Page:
The Anti-Semitic Origins of ‘You Cannot Legislate the Poor Into Prosperity’

A quote attempting to justify individual largesse in the place of government support has endured thanks to social media, but not without spreading disinformation about its origins.

The statement has commonly been attributed online to evangelical leader Adrian Rogers, a former president of the Southern Baptist Convention. One iteration has been shared more than 429,000 times on Facebook since it was posted in January 2019:

You cannot legislate the poor into prosperity by legislating the wealthy out of prosperity. What one person receives without working for another person must work for without receiving. The government cannot give to anybody anything that the government does not first take from somebody else. When half of the people get the idea that they do not have to work because the other half is going to take care of them and when the other half gets the idea that it does no good to work because somebody else is going to get what they work for that my dear friend is the beginning of the end of any nation. You cannot multiply wealth by dividing it.

Besides being wrongfully attributed to Rogers, the graphic wrongly states that it originated in 1931; Rogers was born that year and died in 2005.

In reality, the quote originated with a far-right Christian isolationist and Holocaust denier, Gerald L.K. Smith (but described in his 1976 obituary as an “anti-communist crusader.”) Smith wrote and published it for The Cross and the Flag, the magazine arm of the Christian Nationalist Crusade, one of the various anti-semitic groups he founded. In October 1964, Smith attempted to downplay his prejudices in an interview published by the New York Times:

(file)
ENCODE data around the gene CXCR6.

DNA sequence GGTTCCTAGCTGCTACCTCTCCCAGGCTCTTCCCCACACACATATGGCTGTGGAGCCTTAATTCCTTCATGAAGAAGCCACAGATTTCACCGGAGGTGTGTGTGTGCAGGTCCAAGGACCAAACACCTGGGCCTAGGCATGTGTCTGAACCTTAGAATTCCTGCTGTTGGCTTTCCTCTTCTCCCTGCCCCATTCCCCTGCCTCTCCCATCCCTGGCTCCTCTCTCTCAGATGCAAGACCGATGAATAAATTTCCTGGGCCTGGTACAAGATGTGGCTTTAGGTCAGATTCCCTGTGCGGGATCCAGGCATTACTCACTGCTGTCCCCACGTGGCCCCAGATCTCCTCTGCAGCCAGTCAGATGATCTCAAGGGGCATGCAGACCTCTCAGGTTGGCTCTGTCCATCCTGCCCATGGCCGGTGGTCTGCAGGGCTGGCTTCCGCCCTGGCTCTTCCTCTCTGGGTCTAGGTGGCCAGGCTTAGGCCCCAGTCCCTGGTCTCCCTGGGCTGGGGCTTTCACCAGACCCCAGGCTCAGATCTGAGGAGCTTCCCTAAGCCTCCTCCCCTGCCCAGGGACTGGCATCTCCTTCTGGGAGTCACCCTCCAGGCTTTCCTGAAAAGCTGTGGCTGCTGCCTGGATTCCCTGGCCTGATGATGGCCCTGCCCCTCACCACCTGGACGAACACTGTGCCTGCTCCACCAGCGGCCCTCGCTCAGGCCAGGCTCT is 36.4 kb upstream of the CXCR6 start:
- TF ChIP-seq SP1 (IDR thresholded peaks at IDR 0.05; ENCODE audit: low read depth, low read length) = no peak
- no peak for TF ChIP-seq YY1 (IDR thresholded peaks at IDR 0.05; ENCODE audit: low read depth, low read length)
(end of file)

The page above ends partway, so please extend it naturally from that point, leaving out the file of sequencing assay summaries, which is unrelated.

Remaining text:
Why, I couldn’t sleep at night if I felt a particle of hate for any man. I question no man’s right to any religious belief he chooses, or to bear whatever color God gave him? But this was established as a white, Christian country. I’m against permitting Jews to dilute our Christian tradition. I don’t think our country should be mongrelized by the weaker elements.

According to the United States Holocaust Memorial Museum, Smith also used the magazine to falsely claim in 1959 that six million Jewish people actually emigrated to the U.S. and were not actually killed by Nazi Germany.

Rogers did adopt Smith’s argument against “legislating the wealthy out of prosperity” in a series of sermons in 1984. He later recycled it again for his book “Ten Secrets for a Successful Family.” His ministry organization, Love Worth Finding, also used the statement as the basis for an online offer selling the former work for “a special price of $30.” However, he never revealed the origins of the quotes he used.

In 2010, the fact-checking site Hoax Slayer reported that the quote was also circulated online with no direct attribution but titled “A Norman Rockwell Moment” as a way to mislead readers into associating it with the author.